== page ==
The comic strip PvP made an excellent point about men's magazines versus women's magazines. Both lie to their audiences and sell them on a fantasy lifestyle. The difference is, men's magazines say it's okay to be what you are, enjoying beer, sports, and skirts. Women's magazines, however, beat up their audiences, telling them they will never be pretty enough, bold enough, rich enough, thin enough, or sexy enough. They gain readers by exploiting their insecurities.
(Side note: sex is the worst. If you ever want some laughs, check out Cosmo's sex tips. Some of their suggestions for how to drive a man wild are completely laughable. For example, when hiking, find a rock and pocket it, don't let him see it. Then, when you're getting frisky, take the rock and stick it in his taint. It'll drive him wild. In actuality, it would kill the mood as the guy is wondering why you're trying to shove a rock up his ass. Cosmo's tips are for, as Dave Sim once said, people who haven't had sex, but have heard really good things about it.)
Modern culture has this odd contradiction when it comes to women. They will present things as empowering women when, in actuality, the very opposite is happening. Ever After with Drew Barrymore got a lot of praise for being feminist, but it's still a princess fantasy. Just because a woman is smart it does not make a movie feminist. Disney presents its princesses as having an attitude, but they are still princesses with a staff at their beck and call and no real responsibilities. Women will be shown on TV shows running businesses, but still completely helpless when it comes to a good man.
(Another side note: one thing that pisses me off is that, when a woman is supposedly empowered in movies, she is either referred to by her last name (gender neutral) or her first name is shortened to a masculine-sounding nickname (Samantha becomes Sam, for example). This is the reason I agonize of the names of my characters. Holly, for example, I wanted to have a feminine name, something that couldn't be subjected to this. I always envisioned her as feminine and proud, not acting like she would hide her femininity if she could. For all the talk about treating women as equals, we don't treat them as equals unless we strip away the very things that make them women or unless they behave like men with tits (the King Arthur movie with Kiera Knightley). I don't call that progress.)
Advertising is the worst. Every time someone starts a campaign featuring realistic depictions of women, people start screaming. The Body Shop had a doll named "Ruby" that had realistic proportions. People complained that it was tasteless. Dove did a campaign with normal and plus sized women. Based on the jokes comedians were telling, the big sin seemed to be women who didn't look hot in the commercial. Victoria's Secret has started an ad campaign to tell women to be proud of their bodies, but all the models in it are the stick-thin zombie looking chicks, the ones you don't want to have sex with, you want them to eat a sandwich or something. This is about as effective as Paris Hilton imploring people to spend their money responsibly and act with some dignity. I admit to a bias: my dating history includes a few casual dates with a plus-sized model. She was fun and sweet. And frankly, I like going on a date where she chows down on chili dogs instead of picking at a salad all night. It was one of those, "It's a shame there wasn't more to build on."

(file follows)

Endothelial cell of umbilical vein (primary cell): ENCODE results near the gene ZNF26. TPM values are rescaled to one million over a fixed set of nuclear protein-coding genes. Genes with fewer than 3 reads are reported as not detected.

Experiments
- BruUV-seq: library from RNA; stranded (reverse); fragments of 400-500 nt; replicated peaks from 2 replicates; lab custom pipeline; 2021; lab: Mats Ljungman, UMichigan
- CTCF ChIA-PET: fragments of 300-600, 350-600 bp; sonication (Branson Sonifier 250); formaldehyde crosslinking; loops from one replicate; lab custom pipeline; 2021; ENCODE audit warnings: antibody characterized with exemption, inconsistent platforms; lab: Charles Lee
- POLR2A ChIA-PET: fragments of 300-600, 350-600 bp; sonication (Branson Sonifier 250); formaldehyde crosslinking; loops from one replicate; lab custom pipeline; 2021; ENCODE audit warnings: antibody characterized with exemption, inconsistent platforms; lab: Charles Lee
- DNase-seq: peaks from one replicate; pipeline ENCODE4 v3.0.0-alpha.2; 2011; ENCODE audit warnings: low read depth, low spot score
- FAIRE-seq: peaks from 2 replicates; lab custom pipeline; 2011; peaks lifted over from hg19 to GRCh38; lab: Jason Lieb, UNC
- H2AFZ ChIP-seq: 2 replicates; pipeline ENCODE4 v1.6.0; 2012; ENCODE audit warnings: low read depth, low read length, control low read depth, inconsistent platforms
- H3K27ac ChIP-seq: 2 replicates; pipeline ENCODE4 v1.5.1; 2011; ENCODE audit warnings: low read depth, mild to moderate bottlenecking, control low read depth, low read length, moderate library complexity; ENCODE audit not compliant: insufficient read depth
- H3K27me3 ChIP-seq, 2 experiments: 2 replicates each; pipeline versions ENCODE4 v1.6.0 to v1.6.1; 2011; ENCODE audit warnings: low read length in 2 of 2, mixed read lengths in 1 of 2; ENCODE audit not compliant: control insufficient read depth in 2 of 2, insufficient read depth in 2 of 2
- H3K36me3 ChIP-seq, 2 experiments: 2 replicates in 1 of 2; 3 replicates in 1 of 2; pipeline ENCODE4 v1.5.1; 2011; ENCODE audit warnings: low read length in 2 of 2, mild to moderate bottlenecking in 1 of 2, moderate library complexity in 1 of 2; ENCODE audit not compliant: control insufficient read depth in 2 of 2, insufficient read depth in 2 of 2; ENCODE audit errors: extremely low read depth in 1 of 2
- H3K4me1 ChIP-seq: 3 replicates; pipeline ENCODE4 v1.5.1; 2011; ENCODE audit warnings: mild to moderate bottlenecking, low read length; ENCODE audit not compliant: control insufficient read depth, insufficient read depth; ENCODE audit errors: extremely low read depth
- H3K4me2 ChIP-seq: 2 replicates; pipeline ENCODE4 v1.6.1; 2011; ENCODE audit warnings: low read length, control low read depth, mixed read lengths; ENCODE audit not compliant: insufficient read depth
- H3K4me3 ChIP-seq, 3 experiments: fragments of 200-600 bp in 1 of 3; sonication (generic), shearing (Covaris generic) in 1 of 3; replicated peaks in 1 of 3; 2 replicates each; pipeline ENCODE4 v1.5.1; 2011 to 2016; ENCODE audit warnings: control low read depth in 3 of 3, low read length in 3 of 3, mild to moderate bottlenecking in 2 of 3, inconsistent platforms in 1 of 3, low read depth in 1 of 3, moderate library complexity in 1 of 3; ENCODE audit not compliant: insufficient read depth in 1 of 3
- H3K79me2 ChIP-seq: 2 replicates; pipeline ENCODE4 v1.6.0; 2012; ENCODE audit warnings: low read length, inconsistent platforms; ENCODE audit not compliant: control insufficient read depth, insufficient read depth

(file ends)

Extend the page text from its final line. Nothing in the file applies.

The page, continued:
Lane Bryant is a plus-sized clothing store. I think they have some very nice fashions in there. The decided to create a commercial. Here it is:
Lane Bryant tried to get the commercials on during Dancing With The Stars on ABC and American Idol on Fox. They both spiked the ad, saying it was inappropriate. This coming from networks that air Victoria's Secret commercials and such. Have you seen some of the costumes on DWTS? How about the borderline softcore porn on Fox shows like Fastlane? Apparently, the breasts were the right size, but the body they were attached to wasn't.
Here's what you need to know -- Marylin Monroe was a size 14. The average size of a Hollywood starlet is a size 8, and some like Jennifer Love Hewitt brag about being a size 0. The sexiest woman in the history of movies would never find work today.